- tactile hallucination
- Also known as tactile phantasma, haptic hallucination, touch hallucination, and hallucination of touch. The term tactile hallucination is indebted to the Latin verb tangere, which means to touch. It refers to a bodily sensation seemingly evoked by a stimulus from outside the body (such as a pat on the shoulder, a blow to the head, or a stab in the back) which occurs in the absence of an appropriate source in the extracorporeal environment. The above terms are used in opposition to the term * somatic hallucination, which is reserved for a hallucination of bodily sensations that would seem to come from inside the body. Together, tactile and somatic hallucinations are referred to as * bodily hallucinations. Historically, tactile hallucinations have been divided mainly in accordance with the type of sensation evoked. Thus the term * stereognosic hallucination is used to denote a type of tactile hallucination in which one or more solid objects are perceived, and the term * spontaneous stereognosic sensation to denote a tactile hallucination mimicking the feeling of an object held in the palm of one's hand, while the hand is actually empty. The term * hygric hallucination is used to denote the hallucinated sensation of water, experienced in the tactile modality. When tactile hallucinations mimic the feeling of bugs crawling upon or beneath the skin, they are designated as *formicative hallucinations. Drug-induced variants of formication are known under the names *cocaine bugs, *Magnan's sign, Magnan-Saury's sign, and * crank bugs. Tactile hallucinations experienced in erogenic zones are referred to as *genital or *sexual hallucinations. The complete inability to feel one's body is designated as * acenesthesia, whereas painful sensations attributed to hallucinatory activity are referred to as * hallucinated pain. Some of the sensory deceptions experienced in the tactile modality should perhaps be classified as tactile illusions rather than hallucinations. Some examples are *tactile polyaesthesia (in which a single tactile stimulus is at first perceived and localized properly, and then perceived again in one or more improperly localized places), *allachaesthesia (i.e. a mislocation of tactile sensations), *phantom alloaesthesia (i.e. a tactile sensation perceived below the stump ofan amputated limb, following stimulation of the remaining - contralateral -limb), and * allochiria (i.e. a mislocation of sensory stimuli to the corresponding opposite half of the body). Pathophysiologically, tactile hallucinations are associated primarily with aberrant neurophysiological activity in sensory cortical areas representing the skin and subcutaneous tissues. In clinical practice, it is not always easy to distinguish them from other somatosensory phenomena. The differential diagnosis of tactile hallucinations includes such diverse phenomena as somatic hallucinations, hallucinated pain, *sensed presence, * distortions of vital sensation, *coenesthetic hallucinations, *body schema illusions, *paraesthesiae, *alloesthaesia, *allodynia, *hyperaesthesia, * hyperalgesia, * hyperpathia, referred pain, and actual parasitosis.ReferencesBerrios, G.E. (1985). Hallucinosis.In:Neu-robehavioural disorders. Edited by Frederiks, J.A.M. Amsterdam: Elsevier Science Publications.Critchley, M. (1953). The parietal lobes. London: Edward Arnold & Co. Guy, W., Ban, T.A., eds. (1982). The AMDP- system: Manual for the assessment and documentation of psychopathology. Berlin: Springer.Jaspers, K. (1997). Generalpsychopathology. Volume 1. Translated by Hoenig, J., Hamilton, M.W. Baltimore, MA: Johns Hopkins University Press.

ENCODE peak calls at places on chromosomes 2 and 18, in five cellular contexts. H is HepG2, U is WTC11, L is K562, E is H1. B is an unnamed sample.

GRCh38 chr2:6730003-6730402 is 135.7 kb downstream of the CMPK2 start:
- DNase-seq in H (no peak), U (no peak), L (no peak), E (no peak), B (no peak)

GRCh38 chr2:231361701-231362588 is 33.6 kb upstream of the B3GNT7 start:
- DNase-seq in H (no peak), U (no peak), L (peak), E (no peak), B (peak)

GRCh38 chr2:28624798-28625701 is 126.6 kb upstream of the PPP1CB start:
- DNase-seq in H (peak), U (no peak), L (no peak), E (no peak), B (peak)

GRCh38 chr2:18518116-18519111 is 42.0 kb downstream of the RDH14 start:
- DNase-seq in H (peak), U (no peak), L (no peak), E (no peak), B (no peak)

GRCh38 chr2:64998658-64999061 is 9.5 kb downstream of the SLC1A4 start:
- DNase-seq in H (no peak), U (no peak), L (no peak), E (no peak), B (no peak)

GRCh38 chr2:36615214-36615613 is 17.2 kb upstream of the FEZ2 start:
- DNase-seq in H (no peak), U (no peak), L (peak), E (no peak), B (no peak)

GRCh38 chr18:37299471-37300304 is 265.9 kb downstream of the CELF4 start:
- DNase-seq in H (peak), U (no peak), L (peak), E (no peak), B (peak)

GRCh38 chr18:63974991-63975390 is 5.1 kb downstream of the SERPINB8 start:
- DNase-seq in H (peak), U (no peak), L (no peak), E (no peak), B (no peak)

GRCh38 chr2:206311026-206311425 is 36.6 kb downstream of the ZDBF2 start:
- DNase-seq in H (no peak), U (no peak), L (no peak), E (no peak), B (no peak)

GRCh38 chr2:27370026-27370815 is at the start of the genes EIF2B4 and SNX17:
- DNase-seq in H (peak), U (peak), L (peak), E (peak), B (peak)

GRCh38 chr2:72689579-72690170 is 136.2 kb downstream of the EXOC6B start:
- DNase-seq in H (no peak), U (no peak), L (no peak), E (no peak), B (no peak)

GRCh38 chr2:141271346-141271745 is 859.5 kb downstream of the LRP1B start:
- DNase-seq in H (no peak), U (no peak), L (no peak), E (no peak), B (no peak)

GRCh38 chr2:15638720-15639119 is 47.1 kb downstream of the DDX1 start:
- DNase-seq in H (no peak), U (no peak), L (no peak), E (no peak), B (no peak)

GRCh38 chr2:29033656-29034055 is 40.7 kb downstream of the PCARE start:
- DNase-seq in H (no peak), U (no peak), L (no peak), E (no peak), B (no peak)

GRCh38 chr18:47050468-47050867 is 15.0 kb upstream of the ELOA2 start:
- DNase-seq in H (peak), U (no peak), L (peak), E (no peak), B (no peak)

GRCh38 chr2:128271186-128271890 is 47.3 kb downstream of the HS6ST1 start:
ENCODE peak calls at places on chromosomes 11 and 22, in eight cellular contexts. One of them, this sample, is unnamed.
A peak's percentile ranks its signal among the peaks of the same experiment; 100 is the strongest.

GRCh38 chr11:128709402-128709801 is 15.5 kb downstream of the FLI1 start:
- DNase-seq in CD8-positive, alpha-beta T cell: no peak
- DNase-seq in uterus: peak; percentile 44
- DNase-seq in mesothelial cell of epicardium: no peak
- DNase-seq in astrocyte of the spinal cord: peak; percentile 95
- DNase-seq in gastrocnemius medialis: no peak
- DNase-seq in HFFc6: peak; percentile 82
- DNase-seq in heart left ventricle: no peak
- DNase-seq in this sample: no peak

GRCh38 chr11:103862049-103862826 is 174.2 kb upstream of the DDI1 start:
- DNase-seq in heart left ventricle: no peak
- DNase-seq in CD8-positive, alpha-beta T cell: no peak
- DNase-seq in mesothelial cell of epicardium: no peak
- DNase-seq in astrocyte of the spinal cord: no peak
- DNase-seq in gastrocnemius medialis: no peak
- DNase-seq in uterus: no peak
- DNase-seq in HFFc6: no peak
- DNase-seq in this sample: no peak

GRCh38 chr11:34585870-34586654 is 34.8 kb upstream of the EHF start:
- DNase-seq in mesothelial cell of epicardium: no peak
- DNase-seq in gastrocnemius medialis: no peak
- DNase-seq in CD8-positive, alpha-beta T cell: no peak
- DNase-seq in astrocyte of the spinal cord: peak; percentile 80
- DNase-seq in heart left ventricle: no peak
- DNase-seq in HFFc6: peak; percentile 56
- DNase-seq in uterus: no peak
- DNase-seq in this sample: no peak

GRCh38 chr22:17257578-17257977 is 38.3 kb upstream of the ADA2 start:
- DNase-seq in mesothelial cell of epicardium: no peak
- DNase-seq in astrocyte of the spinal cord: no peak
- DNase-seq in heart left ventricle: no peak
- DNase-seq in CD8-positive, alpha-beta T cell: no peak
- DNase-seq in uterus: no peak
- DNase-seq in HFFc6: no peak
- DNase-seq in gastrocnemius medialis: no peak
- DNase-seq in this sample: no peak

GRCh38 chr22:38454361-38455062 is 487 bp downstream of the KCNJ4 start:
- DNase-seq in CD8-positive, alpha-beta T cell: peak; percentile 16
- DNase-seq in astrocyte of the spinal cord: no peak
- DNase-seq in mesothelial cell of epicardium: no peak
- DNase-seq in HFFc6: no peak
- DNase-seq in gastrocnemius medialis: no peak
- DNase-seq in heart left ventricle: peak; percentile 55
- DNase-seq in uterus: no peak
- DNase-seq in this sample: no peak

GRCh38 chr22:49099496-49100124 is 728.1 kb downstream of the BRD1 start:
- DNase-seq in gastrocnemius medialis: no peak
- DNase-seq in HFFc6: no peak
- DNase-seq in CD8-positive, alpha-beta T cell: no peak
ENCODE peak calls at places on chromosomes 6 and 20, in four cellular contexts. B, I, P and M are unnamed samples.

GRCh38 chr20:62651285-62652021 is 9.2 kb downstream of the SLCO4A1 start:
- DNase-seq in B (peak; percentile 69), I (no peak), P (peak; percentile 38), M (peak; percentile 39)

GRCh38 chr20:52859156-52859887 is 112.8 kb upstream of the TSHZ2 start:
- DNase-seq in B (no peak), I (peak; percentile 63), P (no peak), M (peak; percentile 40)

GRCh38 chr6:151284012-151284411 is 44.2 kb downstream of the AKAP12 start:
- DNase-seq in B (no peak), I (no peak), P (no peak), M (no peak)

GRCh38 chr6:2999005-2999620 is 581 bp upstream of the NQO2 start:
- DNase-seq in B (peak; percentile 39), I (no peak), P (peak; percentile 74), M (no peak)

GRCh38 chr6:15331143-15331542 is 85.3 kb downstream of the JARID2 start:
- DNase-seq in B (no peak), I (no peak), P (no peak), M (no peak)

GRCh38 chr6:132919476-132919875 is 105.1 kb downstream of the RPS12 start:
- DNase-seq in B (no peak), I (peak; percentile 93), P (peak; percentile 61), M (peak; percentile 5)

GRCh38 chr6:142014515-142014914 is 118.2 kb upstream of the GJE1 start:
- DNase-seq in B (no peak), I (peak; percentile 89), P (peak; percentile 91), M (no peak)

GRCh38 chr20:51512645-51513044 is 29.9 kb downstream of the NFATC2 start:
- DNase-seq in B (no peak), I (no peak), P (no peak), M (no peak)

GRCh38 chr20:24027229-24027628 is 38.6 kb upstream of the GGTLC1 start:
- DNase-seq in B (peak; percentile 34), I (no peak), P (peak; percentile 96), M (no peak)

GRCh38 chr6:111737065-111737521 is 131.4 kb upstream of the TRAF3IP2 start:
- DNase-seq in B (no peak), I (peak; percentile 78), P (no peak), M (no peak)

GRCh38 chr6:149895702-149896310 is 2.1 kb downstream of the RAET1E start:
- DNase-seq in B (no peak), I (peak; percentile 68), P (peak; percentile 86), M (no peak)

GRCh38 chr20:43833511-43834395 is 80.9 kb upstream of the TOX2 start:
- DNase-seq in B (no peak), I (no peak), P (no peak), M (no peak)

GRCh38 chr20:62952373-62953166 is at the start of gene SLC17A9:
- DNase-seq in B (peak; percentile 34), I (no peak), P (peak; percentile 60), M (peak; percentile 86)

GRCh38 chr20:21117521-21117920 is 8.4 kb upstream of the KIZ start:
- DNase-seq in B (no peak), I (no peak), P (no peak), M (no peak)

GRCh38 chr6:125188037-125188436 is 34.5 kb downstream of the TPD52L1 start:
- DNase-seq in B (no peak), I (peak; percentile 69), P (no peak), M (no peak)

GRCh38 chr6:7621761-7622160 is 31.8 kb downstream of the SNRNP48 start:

Dictionary of Hallucinations. J.D. Blom. 2010.